With Poe’s dying words “Lord, help my poor soul,” the tragic ending to his life got even sadder when only seven people showed up to his funeral. Apparently his cousin, Neilson Poe, didn’t let anyone know that the famous writer had passed away. What’s even more heartbreaking is that so few people showed up that the priest didn’t even give a sermon; therefore, the entire ceremony from start to finish lasted just three minutes. Oddly enough, when he was lying in state, some of his fans who wanted a souvenir of the poet actually took locks of his hair.

Poe did, however, finally get the funeral he very much deserved and had waited a long time to receive. In 2009, 160 years after he had passed away, he received a very honorable funeral in Baltimore. A life-size recreation of his body was carried in a horse-drawn carriage starting from his former home and brought to the Westminster Burying Ground. Although 700 tickets were sold, it is said that thousands were in attendance for the beloved author’s long awaited proper burial.

3. Final resting place

Poe was initially buried in his grandfather’s plot in an unmarked grave at Westminster Burying Grounds in Baltimore. Several years later, his cousin Neilson ordered a marble headstone but while it was under construction, a train crashed into the stone carver’s shop and destroyed the stone. He never ordered another one.

Many years later, a proper and very prestigious monument was designed for the deceased poet. In fact, it was designed by George Frederick, who also designed City Hall in Baltimore. Since the monument was too big for the original burial site, it was placed at the front corner of the cemetery. A year later, in November 1875, his body was moved to his new resting place. Then in 1913, another stone was placed at the original unmarked location where Poe had initially been buried, although it is said that the stone is not in the correct location.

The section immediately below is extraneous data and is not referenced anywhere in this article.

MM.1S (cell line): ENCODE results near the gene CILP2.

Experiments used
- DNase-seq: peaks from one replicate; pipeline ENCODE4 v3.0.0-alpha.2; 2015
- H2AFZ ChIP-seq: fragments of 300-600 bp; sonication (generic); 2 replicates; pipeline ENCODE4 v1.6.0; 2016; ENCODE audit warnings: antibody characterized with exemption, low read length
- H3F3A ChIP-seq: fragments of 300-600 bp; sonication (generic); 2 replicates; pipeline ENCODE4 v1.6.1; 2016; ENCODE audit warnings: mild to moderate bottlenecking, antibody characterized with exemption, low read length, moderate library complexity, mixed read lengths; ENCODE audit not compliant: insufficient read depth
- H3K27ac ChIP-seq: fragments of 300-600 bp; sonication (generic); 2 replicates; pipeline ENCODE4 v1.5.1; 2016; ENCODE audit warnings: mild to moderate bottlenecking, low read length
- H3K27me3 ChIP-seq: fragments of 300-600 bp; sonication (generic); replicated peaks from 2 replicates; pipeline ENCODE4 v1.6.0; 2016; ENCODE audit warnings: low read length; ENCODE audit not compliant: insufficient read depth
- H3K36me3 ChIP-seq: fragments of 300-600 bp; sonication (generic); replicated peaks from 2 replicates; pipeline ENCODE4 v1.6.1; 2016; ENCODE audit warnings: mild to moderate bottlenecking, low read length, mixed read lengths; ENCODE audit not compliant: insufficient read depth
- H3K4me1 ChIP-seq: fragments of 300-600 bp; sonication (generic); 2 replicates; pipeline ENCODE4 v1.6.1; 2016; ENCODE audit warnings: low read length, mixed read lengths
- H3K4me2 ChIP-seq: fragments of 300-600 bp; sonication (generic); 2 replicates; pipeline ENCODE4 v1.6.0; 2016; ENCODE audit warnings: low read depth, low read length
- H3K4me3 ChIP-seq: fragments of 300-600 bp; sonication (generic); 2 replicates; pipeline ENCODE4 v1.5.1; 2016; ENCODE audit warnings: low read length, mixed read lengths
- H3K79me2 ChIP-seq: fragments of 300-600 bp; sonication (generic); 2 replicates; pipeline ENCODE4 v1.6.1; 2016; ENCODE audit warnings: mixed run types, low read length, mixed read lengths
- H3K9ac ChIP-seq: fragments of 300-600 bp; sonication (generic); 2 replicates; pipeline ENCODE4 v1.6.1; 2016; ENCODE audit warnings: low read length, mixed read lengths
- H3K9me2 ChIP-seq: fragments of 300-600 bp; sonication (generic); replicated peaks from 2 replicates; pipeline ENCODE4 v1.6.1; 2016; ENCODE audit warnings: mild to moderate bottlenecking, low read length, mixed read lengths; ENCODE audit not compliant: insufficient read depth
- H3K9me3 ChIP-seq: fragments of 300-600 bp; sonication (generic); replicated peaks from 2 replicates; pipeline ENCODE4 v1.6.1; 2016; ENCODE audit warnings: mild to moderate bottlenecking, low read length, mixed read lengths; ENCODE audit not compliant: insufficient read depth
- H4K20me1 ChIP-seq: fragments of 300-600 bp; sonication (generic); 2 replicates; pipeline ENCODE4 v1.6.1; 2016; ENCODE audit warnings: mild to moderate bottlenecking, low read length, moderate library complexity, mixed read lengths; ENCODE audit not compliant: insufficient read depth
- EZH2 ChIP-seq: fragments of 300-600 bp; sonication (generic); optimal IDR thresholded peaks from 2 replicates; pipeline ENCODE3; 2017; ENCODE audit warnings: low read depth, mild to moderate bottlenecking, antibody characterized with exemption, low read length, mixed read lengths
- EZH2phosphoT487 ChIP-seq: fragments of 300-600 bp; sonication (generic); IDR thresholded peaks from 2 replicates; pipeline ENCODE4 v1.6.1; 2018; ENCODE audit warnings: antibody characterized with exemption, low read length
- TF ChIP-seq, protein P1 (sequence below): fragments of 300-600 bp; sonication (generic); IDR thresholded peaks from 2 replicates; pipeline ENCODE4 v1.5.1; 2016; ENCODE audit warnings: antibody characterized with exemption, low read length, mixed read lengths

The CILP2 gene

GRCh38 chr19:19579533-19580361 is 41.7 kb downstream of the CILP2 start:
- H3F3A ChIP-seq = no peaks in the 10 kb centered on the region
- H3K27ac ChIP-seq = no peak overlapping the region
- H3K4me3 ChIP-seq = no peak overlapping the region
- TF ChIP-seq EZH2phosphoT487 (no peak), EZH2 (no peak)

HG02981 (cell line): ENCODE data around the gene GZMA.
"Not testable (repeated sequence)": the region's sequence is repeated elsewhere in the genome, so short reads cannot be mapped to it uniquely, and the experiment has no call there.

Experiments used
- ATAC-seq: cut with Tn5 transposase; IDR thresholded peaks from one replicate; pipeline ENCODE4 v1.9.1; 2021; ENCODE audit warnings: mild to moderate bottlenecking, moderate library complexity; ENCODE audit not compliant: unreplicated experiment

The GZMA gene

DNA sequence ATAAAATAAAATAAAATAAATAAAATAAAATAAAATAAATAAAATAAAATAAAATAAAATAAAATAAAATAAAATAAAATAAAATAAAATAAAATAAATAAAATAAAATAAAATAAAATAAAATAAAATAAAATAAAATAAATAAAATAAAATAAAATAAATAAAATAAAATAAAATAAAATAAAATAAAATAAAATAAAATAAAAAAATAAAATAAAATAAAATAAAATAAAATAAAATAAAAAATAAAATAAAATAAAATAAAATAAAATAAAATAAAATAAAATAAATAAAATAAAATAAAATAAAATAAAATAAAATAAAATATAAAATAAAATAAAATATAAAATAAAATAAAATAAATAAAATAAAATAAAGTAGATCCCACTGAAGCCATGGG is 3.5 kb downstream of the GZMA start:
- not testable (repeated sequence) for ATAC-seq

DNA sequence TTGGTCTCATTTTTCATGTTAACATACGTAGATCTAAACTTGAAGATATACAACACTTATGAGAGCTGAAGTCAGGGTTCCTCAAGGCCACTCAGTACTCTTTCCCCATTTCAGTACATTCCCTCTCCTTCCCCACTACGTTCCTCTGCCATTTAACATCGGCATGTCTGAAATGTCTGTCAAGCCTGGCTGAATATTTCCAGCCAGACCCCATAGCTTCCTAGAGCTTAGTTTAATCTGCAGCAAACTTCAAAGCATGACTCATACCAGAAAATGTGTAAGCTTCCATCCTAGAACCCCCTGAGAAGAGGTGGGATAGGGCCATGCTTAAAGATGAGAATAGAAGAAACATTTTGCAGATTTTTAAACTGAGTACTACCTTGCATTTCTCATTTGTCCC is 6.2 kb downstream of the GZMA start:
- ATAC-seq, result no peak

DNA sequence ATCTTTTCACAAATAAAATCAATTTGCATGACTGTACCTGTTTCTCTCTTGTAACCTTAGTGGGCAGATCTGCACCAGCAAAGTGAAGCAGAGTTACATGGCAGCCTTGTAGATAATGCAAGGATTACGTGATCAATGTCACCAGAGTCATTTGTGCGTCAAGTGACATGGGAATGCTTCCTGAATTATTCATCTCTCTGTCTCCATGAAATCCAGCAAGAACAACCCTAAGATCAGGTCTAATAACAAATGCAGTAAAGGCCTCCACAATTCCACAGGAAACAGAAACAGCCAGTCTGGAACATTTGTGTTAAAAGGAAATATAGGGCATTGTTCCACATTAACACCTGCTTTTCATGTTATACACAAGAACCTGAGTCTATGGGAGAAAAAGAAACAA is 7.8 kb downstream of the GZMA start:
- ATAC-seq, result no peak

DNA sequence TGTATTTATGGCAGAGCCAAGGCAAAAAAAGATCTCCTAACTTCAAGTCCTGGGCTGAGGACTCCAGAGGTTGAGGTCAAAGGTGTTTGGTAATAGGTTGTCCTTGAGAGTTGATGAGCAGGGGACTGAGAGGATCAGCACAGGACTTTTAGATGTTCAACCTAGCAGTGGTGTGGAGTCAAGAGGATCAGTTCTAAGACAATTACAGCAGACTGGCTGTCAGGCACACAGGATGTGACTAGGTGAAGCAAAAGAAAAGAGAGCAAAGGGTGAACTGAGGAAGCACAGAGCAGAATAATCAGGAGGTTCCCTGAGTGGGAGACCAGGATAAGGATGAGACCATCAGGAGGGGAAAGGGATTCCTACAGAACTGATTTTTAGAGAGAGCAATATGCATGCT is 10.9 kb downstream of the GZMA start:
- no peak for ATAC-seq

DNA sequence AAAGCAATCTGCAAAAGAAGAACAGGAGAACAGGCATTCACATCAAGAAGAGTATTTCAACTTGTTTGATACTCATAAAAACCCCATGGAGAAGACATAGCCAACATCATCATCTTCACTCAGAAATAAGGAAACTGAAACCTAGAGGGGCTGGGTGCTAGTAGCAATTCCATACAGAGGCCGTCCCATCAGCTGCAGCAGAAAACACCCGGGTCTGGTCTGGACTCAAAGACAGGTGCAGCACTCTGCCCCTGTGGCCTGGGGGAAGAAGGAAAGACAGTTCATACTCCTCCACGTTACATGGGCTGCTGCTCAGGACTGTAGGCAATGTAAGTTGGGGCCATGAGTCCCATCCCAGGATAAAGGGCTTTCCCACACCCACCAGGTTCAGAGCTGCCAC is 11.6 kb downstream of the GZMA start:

2. He died just ten days before his wedding

Poe was engaged to Elmira Royster Shelton when he died. They had initially been engaged 22 years earlier but their engagement was broken by her father when she was 18 years of age. Elmira was said to have been one of the greatest influences in Poe’s life and was the inspiration for many of his poems. After both of their spouses died, Poe and Shelton renewed their relationship and became engaged again. But tragedy struck again and Poe passed away just 10 days before their wedding was set to take place.

After Poe’s death, Shelton was very reluctant to speak about her fiancé, although she was asked numerous times for interviews, which she declined. In her later years, she finally agreed to an interview with John Moran (the doctor at the hospital where Poe had died) for his book titled A Defense of Edgar Allan Poe. Shelton passed away in 1888 and her obituary read, “Poe’s First and Last Love.”

1. He may have been murdered

Author John Evangelist Walsh presented another possible theory on Poe’s death in his 2000 book titled Midnight Dreary: The Mysterious Death of Edgar Allan Poe He suggested that Poe may have been in fact murdered by the brothers of his fiancé Elmira Shelton.

Walsh’s theory was based on evidence gathered from letters, memoirs, and newspapers, in which he claims that Poe in fact made the trip to Philadelphia but was confronted by his fiancé’s three brothers, who threatened him against marrying their sister. He then hid out in Philadelphia for almost a week prior to returning to Richmond to marry Shelton but the brothers again found him and stopped him in Baltimore. Walsh then speculates that the brothers beat Poe up pretty badly and then forced him to drink whiskey.

This is, of course, only one of many theories, but it is as much of a possibility as any of the other hypotheses.

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  1. If the brothers beat him up, why would they bother putting him in ratty clothes? It seems that last theory is the least likely for that reason.